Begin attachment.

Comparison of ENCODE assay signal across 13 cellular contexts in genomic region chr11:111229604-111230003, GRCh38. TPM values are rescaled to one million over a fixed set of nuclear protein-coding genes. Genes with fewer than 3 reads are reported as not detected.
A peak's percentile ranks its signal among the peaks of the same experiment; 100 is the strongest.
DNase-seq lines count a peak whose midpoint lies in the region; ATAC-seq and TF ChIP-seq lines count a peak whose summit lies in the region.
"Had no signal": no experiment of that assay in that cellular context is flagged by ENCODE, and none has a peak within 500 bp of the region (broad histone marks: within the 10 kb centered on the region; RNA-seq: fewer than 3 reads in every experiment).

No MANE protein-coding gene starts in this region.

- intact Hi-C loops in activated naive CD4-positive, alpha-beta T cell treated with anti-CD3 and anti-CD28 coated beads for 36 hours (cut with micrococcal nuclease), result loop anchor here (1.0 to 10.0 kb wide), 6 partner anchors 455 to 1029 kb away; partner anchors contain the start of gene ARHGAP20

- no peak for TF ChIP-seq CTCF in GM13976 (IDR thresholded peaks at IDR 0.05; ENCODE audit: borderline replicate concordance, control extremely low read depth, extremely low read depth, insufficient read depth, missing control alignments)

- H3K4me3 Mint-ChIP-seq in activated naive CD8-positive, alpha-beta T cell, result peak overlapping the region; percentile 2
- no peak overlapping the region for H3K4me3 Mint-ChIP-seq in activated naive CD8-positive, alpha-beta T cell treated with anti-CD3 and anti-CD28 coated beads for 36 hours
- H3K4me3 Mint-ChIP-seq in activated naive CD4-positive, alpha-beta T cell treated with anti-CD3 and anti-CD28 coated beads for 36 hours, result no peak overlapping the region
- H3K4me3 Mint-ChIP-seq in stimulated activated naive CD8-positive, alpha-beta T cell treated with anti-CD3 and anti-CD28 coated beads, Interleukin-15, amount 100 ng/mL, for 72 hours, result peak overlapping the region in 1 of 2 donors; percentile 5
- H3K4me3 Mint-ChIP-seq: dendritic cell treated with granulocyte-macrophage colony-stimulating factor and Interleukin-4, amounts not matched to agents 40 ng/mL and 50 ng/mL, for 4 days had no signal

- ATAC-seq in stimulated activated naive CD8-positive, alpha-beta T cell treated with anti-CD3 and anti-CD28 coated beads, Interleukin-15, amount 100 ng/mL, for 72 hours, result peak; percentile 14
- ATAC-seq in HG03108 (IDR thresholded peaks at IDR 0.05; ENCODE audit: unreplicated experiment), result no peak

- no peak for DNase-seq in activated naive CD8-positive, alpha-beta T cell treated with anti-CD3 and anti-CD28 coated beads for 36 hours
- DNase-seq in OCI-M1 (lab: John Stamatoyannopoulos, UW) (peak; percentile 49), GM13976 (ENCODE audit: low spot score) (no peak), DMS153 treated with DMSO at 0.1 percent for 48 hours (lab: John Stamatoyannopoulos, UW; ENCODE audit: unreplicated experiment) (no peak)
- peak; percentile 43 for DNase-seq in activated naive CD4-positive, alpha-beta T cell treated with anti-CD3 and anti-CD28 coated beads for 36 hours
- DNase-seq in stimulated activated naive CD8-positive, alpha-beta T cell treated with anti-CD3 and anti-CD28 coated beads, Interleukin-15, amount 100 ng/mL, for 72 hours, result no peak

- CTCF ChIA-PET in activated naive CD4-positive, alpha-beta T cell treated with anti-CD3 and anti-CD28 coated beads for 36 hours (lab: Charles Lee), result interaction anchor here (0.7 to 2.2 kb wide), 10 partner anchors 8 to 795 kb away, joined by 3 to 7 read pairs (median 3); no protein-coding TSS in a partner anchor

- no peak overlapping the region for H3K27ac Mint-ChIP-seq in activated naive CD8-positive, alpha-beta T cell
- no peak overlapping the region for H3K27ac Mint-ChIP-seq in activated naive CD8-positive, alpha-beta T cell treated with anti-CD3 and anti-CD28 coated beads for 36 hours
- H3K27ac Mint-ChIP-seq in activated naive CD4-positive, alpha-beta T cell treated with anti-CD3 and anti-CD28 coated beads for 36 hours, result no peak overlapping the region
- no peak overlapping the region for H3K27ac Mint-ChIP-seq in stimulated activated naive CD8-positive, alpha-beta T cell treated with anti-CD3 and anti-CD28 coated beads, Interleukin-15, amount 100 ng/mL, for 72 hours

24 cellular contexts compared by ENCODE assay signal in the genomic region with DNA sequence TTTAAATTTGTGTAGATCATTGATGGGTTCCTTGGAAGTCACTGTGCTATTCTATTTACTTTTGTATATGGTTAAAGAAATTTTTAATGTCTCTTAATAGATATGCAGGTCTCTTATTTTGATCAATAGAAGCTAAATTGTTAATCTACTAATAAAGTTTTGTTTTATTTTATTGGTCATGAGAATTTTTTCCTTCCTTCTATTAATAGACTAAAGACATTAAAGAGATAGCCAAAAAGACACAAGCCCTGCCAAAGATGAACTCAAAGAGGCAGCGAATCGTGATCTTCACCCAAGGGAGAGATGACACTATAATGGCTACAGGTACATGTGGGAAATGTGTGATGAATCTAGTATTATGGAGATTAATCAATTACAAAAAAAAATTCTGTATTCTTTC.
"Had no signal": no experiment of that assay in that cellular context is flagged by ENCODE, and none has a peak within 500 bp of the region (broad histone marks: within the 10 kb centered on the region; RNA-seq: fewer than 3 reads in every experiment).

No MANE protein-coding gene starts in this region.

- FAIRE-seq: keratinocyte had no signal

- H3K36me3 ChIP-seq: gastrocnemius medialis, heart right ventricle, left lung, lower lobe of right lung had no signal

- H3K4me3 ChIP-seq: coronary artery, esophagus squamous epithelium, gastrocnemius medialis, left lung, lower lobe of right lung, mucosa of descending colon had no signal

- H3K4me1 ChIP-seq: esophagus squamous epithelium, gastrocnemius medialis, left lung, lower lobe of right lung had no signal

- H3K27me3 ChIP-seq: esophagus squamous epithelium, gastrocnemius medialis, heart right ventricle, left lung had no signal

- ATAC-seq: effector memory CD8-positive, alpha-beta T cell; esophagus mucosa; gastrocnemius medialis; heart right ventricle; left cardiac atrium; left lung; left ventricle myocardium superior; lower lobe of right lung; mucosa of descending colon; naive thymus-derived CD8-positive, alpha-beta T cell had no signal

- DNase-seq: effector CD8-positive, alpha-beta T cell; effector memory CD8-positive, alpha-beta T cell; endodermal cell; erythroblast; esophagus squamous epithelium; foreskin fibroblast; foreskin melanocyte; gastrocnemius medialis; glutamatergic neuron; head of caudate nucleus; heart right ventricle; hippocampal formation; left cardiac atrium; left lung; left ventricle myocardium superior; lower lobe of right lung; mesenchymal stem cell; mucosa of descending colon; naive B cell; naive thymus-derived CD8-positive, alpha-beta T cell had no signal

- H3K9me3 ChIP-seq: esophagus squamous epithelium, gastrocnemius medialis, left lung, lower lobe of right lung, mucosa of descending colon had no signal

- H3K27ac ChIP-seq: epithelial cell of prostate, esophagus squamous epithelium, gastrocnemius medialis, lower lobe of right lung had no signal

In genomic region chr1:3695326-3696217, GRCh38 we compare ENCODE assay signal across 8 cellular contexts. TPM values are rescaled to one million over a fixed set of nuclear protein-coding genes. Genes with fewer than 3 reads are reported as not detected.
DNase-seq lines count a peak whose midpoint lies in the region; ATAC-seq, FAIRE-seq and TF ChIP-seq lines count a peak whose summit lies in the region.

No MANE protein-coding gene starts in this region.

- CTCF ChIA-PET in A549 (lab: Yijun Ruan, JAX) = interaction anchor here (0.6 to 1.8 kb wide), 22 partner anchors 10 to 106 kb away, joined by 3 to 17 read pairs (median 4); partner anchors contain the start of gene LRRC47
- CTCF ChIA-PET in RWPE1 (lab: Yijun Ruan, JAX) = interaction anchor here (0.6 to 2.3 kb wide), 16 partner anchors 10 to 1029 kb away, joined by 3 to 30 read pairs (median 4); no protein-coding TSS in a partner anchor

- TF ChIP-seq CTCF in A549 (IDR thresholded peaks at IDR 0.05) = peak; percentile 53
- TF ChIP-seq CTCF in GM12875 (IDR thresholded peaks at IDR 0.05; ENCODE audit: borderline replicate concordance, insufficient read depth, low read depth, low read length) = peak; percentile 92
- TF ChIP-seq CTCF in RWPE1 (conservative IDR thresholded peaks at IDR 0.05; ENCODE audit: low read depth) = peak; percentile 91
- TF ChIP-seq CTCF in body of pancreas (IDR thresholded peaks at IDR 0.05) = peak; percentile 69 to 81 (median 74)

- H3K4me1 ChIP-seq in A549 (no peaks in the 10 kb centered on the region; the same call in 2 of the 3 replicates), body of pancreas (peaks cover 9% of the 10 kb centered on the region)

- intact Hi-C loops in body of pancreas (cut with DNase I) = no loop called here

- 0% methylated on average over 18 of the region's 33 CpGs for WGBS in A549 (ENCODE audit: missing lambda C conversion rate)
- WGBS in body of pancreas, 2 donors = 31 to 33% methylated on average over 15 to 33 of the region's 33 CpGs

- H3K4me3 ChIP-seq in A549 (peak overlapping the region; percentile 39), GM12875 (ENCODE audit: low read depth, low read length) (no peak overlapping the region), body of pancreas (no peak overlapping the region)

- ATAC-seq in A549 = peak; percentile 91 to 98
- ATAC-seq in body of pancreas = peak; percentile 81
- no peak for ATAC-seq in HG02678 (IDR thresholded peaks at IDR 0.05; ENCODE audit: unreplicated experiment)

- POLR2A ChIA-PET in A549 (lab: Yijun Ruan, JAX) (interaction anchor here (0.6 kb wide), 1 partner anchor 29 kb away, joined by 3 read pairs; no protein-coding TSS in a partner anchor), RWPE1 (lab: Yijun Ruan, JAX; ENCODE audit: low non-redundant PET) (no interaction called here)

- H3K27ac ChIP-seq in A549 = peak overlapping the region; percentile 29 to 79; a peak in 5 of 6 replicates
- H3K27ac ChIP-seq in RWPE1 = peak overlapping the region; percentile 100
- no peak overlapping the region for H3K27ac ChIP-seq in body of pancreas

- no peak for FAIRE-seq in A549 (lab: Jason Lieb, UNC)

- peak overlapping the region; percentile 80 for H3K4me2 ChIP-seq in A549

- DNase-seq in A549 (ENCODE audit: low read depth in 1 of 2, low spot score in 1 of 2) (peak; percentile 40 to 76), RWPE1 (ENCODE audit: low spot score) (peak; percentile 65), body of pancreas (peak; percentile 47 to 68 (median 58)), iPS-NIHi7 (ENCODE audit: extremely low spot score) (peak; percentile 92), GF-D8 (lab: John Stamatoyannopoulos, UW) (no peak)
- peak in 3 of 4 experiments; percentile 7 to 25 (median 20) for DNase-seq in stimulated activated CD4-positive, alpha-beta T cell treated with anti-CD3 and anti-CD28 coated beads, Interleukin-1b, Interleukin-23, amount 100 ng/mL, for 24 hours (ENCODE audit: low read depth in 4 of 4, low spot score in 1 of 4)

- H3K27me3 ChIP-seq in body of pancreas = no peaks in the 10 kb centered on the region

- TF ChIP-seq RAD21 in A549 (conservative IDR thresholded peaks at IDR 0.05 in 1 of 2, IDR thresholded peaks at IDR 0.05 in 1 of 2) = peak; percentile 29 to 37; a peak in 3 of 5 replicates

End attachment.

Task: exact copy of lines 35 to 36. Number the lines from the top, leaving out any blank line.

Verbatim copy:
- H3K27ac ChIP-seq: epithelial cell of prostate, esophagus squamous epithelium, gastrocnemius medialis, lower lobe of right lung had no signal

In genomic region chr1:3695326-3696217, GRCh38 we compare ENCODE assay signal across 8 cellular contexts. TPM values are rescaled to one million over a fixed set of nuclear protein-coding genes. Genes with fewer than 3 reads are reported as not detected.